Egypt’s premier financial technology and electronic payment solutions provider, Fawry is now a billion-dollar company. Fawry hit the milestone as its share price increased by about 21% from a previous EGP 18.78 ($1.18) to EGP 22.69 ($1.42), giving it a market valuation of $1 billion (EGP 16 billion).
Established in 2008 by Ashraf Sabry and Mohamed Okasha, Fawry launched into Egypt’s fintech space offering a wide range of financial services to individuals and businesses. Its services include ATMs and mobile money as well as e-commerce solutions across the country.
Fawry follows in the footsteps of a few other African startups that have achieved unicorns status. Nigerian-based Pan African e-commerce giant, Jumia Group and South African telco, Cell C had previously attained unicorn status, although neither was able to hold on to it. Interswitch, a Nigerian digital payments firm, still possesses its unicorn status.
Customers and investors helped Fawry attain Unicorn status
After going public in 2019, the company immediately attracted the support of major investors which led to its stock price shooting up significantly. Fawry’s opening share price of EGP 6.46 ($0.4) has more than tripled since that time.
Having debuted on the Egyptian Exchange in August 2019 at a share price of EGP 6.46 ($0.406), Fawry’s share price had increased by almost three times the initial public offering (IPO) to EGP 18.78 ($1.18) at a market cap of EGP 13.3 billion ($830 million) in July 2020.
Greater demand for e-payment services and virtual transactions, fuelled by the Covid-19 pandemic, yielded hugely positive returns for Fawry.
The fintech company realised EGP 47.9 million ($3 million) in net profits for Q2 2020, 25.9% more than the EGP 38.04 million ($2.4 million) it made for the first quarter.
Achieving unicorn status will definitely put any startup on the global map. The title presents a company as credible and reputable, and as having an internationally viable and expandable model. Jumia heavily benefited from its unicorn status that many people termed it ‘Africa’s Amazon’.
The public perception of a unicorn helps to drive momentum and sharpen the company’s focus. Fawry is now in the spotlight and its profile will be the subject of consideration for external stakeholders, potential investors, consumers and target audiences.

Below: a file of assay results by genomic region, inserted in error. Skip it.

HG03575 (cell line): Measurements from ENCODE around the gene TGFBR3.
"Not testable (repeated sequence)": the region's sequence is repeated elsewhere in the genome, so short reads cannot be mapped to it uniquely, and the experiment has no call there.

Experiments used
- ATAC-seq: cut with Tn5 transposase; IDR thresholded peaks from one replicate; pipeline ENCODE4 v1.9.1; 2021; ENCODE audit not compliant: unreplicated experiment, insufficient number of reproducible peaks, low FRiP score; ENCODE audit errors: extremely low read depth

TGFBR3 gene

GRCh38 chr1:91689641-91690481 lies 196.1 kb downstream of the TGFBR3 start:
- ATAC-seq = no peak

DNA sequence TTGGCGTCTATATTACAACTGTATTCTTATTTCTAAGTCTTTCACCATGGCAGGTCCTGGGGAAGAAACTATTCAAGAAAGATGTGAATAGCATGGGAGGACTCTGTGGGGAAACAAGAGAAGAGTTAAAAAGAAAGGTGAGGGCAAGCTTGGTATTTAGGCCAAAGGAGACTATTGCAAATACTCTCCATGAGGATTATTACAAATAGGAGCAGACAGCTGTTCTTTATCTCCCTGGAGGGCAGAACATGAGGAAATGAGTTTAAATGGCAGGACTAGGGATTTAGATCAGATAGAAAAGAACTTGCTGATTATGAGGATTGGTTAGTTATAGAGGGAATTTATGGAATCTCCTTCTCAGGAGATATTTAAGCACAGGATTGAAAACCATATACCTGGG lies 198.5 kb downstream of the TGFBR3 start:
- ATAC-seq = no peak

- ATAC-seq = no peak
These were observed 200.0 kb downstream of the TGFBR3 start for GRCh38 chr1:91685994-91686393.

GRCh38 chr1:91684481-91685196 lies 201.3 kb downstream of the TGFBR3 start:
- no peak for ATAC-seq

For Fawry, this presents a golden opportunity that can be leveraged to realize bigger profits, expand its clientele and target a global audience, and sustain its economic growth.
Post-unicorn pitfalls to avoid
Achieving unicorn status is not a guarantee of future success or continued growth as Jumia would find out. Retaining that status is. Popularity fades as quickly as it comes, therefore it is important for African unicorn startups to be able to profit off the hype while it is still there.
Jumia’s market valuation, at one point over $3 billion, has plummetted to around $228 million, which is 77.2% less than its 1 billion-dollar IPO. Jumia was the first African startup to be listed on the New York Stock Exchange.
Jumia Group lost a major investor in April. Before then, the company had posted a number of big losses. Jumia’s decline may have prompted many emerging African startups and potential investors viewing the unicorn status in Africa as just hype and lacking in substance.
Fawry would be wise to deal shrewdly with press attention and public scrutiny that the company would be exposed to. The company should continue to develop its brand, widen profit margins, deepen investor trust and not be distracted by its billion-dollar tag.
Other African startups like PiggyVest, Andela, Jumo and 54Gene will be watching, while they strive to match the billion-dollar feat themselves.
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